Learn how to scale your Open edX platform by migrating the Memcached service to its own remote Ubuntu server running on AWS EC2.

Summary

If you’re looking for a general overview of how to scale the Open edX platform then you should read this first, “Scaling Open edX“.

The Open edX platform persists data across four distinct subsystems: MySQL, MongoDB, the Ubuntu file system, and Memcached. To scale the Open edX platform you first must physically separate the executable program code from the data that is managed by these four subsystems. This article explains how to migrate the Memcached service. By scaling, I mean migrating Open edX’s local Memcached service to its own independent Ubuntu EC2 instance.

This article describes my preferred approach, which is to use AWS EC2 console to create a new Ubuntu EC2 instance using the same version of Ubuntu on which your Open edX platform currently runs. As of this writing Open edX Koa runs on Ubuntu 20.04 LTS. I install the latest version of memcached, regardless of the version that the original Open edX server is using. When scaling Memcached I do not migrate data.

Note that you will only need to focus on vertical scaling for Memcached on Open edX. You can safely start with a t2.small or t2.medium EC2 instance size which will probably server your needs for the lifetime of your Open edX platform.

Warning: Do not attempt this procedure unless you consider yourself proficient with multiple disciplines including: System administration, Ubuntu Linux command-line, TCP/IP networking and network security, AWS EC2 services and networking tools, and basic Django configuration concepts.

I. Create a New EC2 Instance

1. Launch a new EC2 instance from the AMI

Launch a new t2.medium EC2 instance from the AMI that you created. I re-use the existing SSH key that i used for the original Open edX EC2 instance. Note that you’d only need a different SSH key if for example, completely different teams manage the Open edX and Memcached environments.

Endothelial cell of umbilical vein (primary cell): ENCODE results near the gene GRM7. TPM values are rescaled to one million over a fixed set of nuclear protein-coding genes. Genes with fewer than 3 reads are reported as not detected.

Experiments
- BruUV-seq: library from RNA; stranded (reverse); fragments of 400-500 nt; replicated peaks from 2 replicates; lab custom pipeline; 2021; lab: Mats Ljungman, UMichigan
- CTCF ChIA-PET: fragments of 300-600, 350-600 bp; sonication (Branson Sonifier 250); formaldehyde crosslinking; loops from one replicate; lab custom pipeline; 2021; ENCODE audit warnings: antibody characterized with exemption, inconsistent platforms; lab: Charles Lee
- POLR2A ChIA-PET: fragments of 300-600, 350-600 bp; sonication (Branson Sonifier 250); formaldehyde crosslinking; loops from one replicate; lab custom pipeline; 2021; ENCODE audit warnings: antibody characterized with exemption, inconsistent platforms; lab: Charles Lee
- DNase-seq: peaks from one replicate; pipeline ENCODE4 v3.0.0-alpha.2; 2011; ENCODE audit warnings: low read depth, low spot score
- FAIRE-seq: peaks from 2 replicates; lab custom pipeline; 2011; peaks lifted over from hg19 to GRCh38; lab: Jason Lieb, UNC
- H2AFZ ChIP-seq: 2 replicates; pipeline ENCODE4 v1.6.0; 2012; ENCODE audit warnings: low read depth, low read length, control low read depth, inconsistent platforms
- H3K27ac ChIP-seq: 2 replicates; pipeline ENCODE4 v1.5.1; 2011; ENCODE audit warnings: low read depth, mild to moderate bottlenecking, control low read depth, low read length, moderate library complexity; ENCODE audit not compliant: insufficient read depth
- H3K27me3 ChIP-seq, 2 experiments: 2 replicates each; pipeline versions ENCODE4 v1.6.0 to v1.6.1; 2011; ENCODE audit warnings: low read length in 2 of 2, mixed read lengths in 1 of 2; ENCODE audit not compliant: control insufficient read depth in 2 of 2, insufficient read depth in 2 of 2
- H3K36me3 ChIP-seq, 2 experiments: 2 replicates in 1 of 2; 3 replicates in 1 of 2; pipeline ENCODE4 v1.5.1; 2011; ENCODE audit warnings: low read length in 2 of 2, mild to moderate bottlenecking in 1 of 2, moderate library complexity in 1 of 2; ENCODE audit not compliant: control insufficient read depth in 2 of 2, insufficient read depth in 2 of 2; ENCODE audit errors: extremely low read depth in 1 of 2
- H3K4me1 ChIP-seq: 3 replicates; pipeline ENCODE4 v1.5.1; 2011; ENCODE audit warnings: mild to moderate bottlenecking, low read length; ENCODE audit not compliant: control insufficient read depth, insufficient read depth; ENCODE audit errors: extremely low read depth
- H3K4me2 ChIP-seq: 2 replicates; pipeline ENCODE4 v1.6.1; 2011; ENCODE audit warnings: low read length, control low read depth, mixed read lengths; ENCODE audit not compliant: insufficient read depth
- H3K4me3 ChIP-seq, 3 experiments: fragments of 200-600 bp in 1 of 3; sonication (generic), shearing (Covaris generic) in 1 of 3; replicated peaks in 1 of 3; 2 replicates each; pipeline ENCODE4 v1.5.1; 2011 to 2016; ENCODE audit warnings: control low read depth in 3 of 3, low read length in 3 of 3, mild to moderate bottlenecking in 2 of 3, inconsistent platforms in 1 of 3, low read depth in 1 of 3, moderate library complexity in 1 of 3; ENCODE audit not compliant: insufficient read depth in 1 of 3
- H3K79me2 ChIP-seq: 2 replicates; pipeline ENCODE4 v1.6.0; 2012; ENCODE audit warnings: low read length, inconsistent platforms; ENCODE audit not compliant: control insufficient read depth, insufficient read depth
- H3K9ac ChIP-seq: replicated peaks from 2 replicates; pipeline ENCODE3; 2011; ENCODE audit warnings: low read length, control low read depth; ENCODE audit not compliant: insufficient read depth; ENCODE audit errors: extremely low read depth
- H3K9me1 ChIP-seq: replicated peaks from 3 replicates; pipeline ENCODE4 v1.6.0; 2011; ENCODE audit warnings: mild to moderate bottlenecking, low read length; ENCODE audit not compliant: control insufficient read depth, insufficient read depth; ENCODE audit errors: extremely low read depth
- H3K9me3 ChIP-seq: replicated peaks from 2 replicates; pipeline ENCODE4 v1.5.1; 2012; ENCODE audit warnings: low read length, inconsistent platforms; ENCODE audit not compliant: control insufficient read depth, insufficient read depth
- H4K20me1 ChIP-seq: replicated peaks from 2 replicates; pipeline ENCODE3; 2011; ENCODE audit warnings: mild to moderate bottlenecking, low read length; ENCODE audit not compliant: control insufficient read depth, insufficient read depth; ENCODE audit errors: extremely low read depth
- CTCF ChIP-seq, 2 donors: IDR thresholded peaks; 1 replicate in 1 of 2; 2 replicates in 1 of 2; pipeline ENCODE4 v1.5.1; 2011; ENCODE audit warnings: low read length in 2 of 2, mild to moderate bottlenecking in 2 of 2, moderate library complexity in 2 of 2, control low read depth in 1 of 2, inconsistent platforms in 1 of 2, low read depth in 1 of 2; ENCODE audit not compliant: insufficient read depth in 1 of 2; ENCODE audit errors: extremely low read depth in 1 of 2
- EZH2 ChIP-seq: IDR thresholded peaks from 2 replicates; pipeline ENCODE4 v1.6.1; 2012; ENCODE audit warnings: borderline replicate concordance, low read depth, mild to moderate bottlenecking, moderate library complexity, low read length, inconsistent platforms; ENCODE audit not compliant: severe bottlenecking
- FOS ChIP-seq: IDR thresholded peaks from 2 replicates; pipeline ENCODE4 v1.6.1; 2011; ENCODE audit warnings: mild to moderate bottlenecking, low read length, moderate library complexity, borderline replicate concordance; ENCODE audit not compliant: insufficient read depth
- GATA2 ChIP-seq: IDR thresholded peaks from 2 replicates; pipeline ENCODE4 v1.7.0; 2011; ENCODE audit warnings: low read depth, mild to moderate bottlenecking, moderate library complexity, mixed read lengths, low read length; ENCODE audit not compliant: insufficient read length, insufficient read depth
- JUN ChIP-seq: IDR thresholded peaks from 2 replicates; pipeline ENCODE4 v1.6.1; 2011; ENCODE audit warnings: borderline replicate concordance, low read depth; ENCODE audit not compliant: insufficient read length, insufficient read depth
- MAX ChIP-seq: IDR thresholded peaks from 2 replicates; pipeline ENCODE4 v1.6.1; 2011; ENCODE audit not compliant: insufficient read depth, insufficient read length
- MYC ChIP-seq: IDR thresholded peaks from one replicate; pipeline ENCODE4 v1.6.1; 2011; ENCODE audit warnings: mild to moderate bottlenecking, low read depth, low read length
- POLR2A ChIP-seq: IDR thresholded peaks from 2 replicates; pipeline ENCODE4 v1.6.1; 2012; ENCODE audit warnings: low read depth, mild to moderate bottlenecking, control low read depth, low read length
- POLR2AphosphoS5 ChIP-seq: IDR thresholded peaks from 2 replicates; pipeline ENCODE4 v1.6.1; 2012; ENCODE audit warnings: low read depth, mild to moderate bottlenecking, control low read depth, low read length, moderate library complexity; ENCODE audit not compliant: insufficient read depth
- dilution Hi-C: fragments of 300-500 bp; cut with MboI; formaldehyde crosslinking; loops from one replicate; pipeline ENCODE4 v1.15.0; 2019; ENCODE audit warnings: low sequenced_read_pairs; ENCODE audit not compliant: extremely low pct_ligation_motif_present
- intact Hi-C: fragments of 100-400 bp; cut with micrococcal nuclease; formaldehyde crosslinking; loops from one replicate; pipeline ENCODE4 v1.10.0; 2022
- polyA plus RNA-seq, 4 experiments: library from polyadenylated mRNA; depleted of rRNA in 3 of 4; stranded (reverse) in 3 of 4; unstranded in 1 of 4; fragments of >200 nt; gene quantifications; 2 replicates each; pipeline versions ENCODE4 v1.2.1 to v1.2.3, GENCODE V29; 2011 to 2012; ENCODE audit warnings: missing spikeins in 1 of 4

2. Create a new EC2 Security Group for Memcached

You should create a separate EC2 Security Group for your new Memcached EC2 instance, as follows:

This firewall configuration limits remote access of the server to Memcached, regardless of whatever other services might still be installed and running internally on the server. Note that on the first row, SSH, you should try to limit access to your bastion server, if you use one.

3. Take Note of The Internal IP Address That is Assigned

You’ll access your new remote Memcached server via the internal IP address, which is automatically assigned by AWS when you create the new EC2 instance. Take note of this value, which will be titled, “Private IPv4 addresses”

4. Install memcached service
# First, make sure that your local package index is updated
sudo apt update

# install the official memcached package 
sudo apt install memcached

# libmemcached-tools is a library that provides several tools to work with your Memcached server.
sudo apt install libmemcached-tools
5. Configure memcached to accept remote connections

Edit the file /etc/memcached.conf on or around row 35 as follows:

# Specify which IP address to listen on. The default is to listen on all IP addresses
# This parameter is one of the only security measures that memcached has, so make sure
# it's listening on a firewalled interface.
#
# change this from from '-l 127.0.0.1' to the following
-l 0.0.0.0

Afterwards you should reboot your new remote Memcached server

sudo reboot

You can read more about the installation procedure here, “How To Install and Secure Memcached on Ubuntu 18.04

II. Reconfigure Open edX to Connect to Your Remote Memcached Server

To identify which yml files require modification you can use the Linux command, ‘grep’ to search for the Linux port number corresponding to the service you are scaling. For example, Memcached is assigned to Linux port number 27017, thus we can execute the the following command to identify all Open edX configuration files that contain Memcached configuration parameters: